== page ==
“She vaccinated my baby and that’s all…” Immunisation Decision-Making and Experiences Among Refugee Mothers Resettled in Aotearoa New Zealand
Background To prevent disease outbreaks, refugee children must be age-appropriately immunised. This qualitative study gained an in-depth understanding of refugee mothers’ vaccine decision-making and experiences accessing immunisation services for their children post-resettlement in Aotearoa New Zealand.
Methods An interpretive description methodology involving focus groups with refugee mothers (N = 45) was conducted in Auckland, one of the resettlement locations. Mothers were asked about their perceptions of vaccine-preventable diseases and vaccines, their experiences of attending immunisation events, and their suggestions for improvements to immunisation services. Data were analysed following the phases of reflexive thematic analysis.
Results Four themes were constructed. Do I have a choice? Mothers displayed pro-vaccination sentiments and parental obligation to vaccinate their children to protect their health, which underpinned their compliance with the national vaccine schedule. Transnational vaccine perceptions and behaviours It was evident that comparing their health experiences in their origin countries reinforced their positive perceptions of and trust in vaccines, health providers and their recommendations, the health system and government in New Zealand. Information sharing with their transnational networks had the potential to influence vaccine perceptions and behaviours in home and host countries. Unanswered questions and concerns Mothers discussed how many of their questions and concerns about immunisations and post-vaccine management went unanswered. Relationships and experiences matter Mothers stressed the importance of who vaccinated their child and how it was administered, highlighting that health providers’ demeanour and competence influence their immunisation experiences.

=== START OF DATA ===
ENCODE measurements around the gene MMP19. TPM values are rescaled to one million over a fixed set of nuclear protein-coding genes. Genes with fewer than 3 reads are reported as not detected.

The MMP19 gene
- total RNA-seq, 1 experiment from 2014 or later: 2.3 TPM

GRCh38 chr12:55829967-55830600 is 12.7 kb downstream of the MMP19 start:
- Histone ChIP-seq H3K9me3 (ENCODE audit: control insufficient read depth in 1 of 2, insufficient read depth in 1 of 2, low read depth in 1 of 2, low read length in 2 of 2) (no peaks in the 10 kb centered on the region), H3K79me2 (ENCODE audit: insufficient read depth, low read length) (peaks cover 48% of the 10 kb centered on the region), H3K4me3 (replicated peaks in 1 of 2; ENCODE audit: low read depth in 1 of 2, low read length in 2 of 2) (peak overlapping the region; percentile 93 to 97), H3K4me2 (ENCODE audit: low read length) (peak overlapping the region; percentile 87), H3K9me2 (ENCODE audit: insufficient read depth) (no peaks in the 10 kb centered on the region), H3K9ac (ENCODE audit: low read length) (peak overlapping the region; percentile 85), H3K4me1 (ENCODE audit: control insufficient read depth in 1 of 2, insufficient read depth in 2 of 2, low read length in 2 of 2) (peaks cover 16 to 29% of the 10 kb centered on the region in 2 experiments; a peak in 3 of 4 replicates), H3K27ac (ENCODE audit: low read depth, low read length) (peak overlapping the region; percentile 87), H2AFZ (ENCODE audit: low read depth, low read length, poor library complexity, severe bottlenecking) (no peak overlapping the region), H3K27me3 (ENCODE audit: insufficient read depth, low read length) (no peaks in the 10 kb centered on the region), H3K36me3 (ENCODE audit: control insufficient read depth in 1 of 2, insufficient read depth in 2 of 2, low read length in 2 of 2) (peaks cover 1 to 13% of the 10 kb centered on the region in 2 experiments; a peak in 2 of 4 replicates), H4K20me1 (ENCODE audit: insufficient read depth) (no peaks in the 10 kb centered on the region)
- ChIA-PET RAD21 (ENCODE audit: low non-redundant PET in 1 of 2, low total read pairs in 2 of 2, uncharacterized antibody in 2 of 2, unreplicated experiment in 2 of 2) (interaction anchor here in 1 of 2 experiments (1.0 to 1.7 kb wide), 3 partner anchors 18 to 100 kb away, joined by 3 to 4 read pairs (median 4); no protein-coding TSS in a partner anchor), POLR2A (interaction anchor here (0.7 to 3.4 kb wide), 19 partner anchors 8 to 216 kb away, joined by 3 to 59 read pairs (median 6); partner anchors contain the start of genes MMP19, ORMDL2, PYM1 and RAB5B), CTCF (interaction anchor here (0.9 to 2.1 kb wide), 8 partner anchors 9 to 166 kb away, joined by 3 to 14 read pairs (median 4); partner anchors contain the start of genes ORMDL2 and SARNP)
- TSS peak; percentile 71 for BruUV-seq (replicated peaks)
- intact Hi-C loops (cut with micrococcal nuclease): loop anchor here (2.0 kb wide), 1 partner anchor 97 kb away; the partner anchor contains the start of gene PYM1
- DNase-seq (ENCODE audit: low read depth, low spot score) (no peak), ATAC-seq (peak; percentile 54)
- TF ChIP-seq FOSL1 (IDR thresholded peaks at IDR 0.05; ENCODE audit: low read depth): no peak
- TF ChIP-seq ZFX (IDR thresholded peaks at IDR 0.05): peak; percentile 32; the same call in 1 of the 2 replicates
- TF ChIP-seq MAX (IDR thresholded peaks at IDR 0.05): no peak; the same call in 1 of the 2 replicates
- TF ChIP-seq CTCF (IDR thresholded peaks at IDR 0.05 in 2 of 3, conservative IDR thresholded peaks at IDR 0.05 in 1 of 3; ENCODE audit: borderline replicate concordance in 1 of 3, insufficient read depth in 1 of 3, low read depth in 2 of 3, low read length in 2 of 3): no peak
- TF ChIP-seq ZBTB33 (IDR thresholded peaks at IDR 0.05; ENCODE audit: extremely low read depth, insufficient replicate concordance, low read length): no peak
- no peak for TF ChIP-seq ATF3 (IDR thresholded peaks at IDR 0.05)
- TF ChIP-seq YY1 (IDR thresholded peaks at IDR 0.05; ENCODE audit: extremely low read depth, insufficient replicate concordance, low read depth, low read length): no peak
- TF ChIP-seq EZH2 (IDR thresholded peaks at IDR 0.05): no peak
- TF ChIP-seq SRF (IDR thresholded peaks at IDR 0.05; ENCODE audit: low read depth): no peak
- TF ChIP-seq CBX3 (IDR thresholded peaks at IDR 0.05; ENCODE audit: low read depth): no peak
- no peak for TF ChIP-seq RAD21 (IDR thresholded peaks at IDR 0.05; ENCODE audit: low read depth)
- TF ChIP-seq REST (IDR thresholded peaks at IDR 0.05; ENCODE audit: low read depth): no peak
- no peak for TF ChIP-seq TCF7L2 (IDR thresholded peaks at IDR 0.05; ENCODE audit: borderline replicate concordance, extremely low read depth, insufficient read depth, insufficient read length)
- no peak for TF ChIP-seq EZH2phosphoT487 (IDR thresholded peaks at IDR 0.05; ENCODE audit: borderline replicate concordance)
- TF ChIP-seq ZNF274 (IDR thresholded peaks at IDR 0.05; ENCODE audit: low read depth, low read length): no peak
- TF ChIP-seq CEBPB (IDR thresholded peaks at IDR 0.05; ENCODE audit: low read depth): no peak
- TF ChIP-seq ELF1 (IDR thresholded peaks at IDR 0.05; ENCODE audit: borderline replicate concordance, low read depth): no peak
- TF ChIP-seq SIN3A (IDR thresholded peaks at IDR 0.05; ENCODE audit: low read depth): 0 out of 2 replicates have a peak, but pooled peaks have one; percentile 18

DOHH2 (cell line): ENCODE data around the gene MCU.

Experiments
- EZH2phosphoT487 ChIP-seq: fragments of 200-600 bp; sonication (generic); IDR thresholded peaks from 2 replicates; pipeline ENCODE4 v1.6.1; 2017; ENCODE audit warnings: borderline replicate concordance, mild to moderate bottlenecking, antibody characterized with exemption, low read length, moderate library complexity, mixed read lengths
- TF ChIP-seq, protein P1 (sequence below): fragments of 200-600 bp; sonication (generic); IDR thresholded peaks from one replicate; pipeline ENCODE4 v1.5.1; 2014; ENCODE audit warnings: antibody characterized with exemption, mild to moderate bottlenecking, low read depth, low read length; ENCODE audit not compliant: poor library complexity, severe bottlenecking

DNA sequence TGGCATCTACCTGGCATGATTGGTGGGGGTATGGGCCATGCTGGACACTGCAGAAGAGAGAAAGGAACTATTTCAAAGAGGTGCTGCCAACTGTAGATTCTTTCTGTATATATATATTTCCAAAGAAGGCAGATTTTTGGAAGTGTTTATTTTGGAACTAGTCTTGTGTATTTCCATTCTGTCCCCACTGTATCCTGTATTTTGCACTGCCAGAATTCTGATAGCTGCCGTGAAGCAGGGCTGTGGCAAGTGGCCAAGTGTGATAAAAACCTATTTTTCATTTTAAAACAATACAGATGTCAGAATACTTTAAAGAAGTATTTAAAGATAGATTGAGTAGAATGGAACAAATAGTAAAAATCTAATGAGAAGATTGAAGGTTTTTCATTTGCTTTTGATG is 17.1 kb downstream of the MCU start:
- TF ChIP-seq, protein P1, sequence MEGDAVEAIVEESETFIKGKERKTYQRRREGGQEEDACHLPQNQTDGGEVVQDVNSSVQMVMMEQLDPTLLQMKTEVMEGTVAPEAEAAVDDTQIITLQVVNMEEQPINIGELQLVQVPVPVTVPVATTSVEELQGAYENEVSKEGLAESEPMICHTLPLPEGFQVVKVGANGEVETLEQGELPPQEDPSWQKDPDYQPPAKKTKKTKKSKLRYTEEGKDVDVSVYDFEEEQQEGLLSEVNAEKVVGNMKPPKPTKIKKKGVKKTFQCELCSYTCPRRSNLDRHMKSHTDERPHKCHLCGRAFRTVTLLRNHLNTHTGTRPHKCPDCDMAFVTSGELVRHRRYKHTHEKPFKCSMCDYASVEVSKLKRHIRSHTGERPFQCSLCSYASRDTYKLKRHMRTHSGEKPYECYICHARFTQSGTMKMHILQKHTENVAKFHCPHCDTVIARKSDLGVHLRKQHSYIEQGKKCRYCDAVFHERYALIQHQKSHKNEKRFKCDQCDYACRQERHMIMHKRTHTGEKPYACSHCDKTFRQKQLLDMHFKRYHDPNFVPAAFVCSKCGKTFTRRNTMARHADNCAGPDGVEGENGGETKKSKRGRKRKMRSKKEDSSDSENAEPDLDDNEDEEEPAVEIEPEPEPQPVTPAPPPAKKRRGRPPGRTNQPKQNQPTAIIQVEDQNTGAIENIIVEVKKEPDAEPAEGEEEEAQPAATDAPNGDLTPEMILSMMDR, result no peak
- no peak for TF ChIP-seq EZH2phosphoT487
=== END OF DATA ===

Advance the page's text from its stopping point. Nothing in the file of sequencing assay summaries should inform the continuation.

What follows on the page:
Conclusions Health providers are encouraged to focus on creating a positive immunisation experience for refugee background families. Qualified interpreters and provision of culturally and linguistically appropriate information are required. Transnationalism at the individual level appears to influence vaccine perceptions and behaviours among refugee-background mothers. Future research focusing on caregivers with child(ren) who are not fully vaccinated would be beneficial.